Storm Surge
Climate Change Daily Earth Science Hydrosphere Repost

Flooding and climate change: Death by storm surge

Ben Duckworth spent the night of August 17, 1969, clinging to an old oak tree in Pass Christian, Mississippi. He held tight to the tree trunk as sustained winds of over 175 miles-per-hour whipped in off the Gulf of Mexico, and a 24-foot wall of water slammed into the coast, washing away everything in its path. Hurricane Camille came ashore about midnight and started ripping apart the Richelieu Manor Apartments, where Ben huddled with several other people. His escape to the roof of the three-story building was cut short when wind and water swept him from the roof, carried him inland, and slammed him into the tree that saved his life. In the morning, there was nothing left of the Richelieu except for the foundation slab.

Thirty-six years after Ben’s night from hell, hurricane Katrina charged northward across the Gulf of Mexico, bringing a 25-foot storm surge. At landfall on August 29, 2005, a mountain of water collided with the Louisiana coast, overwhelming New Orleans’ flood defenses and submerging the city. Katrina became the costliest tropical cyclone on record, leaving over 1800 people dead and a final damage bill of $168 billion (inflation-adjusted).

Storm surge is only one of several types of flooding triggered by hurricanes, but its onslaught is rapid, and the damage it wreaks is sometimes unpredictable. Storm surges are killer events driven by low atmospheric pressure and wind, not rain.

How storm surge works

The two factors controlling storm surge are atmospheric pressure and wind strength. Atmospheric pressure in the center of a hurricane is lower than on the outer edges. This pressure differential causes water to mound up beneath the eye of the storm. The lower the pressure, the higher the water rises. But the pressure surge is not as devastating as the wind-driven surge.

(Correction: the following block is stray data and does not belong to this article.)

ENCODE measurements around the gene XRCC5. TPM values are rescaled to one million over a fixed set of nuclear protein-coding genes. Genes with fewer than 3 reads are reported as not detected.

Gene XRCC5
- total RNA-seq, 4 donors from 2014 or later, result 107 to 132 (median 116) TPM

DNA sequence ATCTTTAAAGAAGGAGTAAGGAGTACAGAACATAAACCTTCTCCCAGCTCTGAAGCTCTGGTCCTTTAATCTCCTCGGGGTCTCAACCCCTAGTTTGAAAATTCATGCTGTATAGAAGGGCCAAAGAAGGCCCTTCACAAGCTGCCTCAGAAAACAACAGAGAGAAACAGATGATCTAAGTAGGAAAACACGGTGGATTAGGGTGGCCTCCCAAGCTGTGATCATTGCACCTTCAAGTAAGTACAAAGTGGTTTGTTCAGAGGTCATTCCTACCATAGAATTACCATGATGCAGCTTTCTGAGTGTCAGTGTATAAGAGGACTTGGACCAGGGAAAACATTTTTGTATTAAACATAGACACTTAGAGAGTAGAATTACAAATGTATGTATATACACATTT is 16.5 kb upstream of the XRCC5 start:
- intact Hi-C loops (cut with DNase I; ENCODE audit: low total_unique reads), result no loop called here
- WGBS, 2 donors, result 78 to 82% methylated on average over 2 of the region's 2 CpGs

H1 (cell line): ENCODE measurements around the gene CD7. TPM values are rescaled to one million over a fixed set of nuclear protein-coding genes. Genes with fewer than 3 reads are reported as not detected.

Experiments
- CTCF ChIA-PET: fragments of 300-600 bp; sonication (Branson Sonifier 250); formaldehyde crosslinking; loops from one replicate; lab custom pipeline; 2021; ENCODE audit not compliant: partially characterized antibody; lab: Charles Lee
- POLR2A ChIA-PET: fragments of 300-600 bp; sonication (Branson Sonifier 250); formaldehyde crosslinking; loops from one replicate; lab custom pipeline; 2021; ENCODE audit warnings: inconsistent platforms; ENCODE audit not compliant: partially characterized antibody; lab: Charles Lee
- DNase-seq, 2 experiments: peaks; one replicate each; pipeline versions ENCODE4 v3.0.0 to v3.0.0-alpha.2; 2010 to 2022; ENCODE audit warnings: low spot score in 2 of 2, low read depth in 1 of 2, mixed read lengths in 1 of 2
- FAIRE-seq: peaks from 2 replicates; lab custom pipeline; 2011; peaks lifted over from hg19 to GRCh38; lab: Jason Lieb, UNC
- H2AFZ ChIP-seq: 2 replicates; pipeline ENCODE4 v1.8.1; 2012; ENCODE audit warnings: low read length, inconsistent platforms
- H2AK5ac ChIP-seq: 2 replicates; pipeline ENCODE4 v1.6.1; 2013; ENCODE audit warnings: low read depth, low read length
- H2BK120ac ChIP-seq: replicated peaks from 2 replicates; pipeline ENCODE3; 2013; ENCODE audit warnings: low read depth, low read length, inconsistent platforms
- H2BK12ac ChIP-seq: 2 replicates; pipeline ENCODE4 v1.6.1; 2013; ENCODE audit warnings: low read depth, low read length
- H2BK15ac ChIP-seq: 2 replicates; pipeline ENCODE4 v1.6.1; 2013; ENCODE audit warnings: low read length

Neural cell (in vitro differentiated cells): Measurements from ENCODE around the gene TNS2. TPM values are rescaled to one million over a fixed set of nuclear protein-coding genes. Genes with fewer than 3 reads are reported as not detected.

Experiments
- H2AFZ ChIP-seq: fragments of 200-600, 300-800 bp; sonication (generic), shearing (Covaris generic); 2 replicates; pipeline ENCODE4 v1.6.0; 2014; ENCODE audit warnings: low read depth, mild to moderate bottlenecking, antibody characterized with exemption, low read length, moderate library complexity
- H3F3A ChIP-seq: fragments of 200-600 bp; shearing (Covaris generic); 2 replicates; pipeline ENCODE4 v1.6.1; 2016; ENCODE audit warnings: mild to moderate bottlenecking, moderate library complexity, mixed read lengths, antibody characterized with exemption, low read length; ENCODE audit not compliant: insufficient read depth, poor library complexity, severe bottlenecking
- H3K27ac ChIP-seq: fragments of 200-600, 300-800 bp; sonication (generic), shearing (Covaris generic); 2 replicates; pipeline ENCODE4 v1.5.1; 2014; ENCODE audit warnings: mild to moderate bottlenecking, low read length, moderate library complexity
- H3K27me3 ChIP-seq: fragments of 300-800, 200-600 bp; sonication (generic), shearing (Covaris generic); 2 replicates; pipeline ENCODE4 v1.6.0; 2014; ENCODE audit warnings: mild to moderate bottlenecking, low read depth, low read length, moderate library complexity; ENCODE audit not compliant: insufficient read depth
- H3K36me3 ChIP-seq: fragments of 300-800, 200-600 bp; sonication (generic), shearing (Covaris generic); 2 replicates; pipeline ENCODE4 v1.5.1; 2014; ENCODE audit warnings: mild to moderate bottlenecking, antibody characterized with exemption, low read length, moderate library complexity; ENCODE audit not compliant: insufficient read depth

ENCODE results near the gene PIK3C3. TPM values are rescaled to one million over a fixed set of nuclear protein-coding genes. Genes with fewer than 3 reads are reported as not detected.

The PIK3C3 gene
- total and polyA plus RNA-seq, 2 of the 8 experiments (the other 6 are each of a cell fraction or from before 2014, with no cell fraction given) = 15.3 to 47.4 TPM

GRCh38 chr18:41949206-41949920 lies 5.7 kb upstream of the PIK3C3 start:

Hurricane winds in the northern hemisphere blow around the eye of the storm in a counterclockwise direction. When Camille and later Katrina made landfall, the winds on the east side of the eye blew landward. Caught between wind shear at the ocean surface and frictional resistance on the shallowing ocean bottom, the seas mounded up, creating a massive wind-driven surge.

The pressure and wind work together to produce the total storm surge. By the time the Richelieu Apartments collapsed during Camille, the storm surge had inundated the two lower floors. The surge is more akin to a tidal wave that a normal wave. The pressure it applies against any structure is a relentless push landward. A push that lasts until the storm passes. Very little can stand in the way of a massive storm surge.

Storm surges and climate change

Storm surges are driven by wind, pressure, and water, and are not a product of climate change. But climate change makes storm surges more dangerous. Climate change brings warmer ocean waters and stronger hurricanes. Recently published research (Kossin et al.) analyzed 40 years of hurricane data showing the frequency of category-3 storms has increased since the 1980s. This observation doesn’t mean every hurricane is stronger, or more category-3 hurricanes occur every year. But it does tell us category-3 storms are more likely in any given year, and storm intensity is increasing on a decade-by-decade basis.

Due to climate change, increasing storm intensity means the risk of severe storm surge flooding is on the rise—bad news for coastal communities on the Atlantic and Gulf coasts.


Hurricanes more dangerous than in the past (Source: ArcheanWeb) –  Also:

Natural storm barriers threatened by rising seas and climate change (Source: archeanWeb) –  Also:

Cascading natural events: The perfect storm (Source: ArcheanWeb) –  Also:


Hurricane Camille (Source: –  Also:

Global increase in major tropical cyclone exceedance probability over the past four decades (By James P. Kossin, Kenneth R. Knapp, Timothy L. Olander, and Christopher S. Velden; PNAS) –  Also:

Feature Image: The aftermath of Hurricane Camille (Modified) – By NOAA –, Public Domain,  

William House
William is an earth scientist and writer with an interest in providing the science "backstory" for breaking environmental, earth science, and climate change news.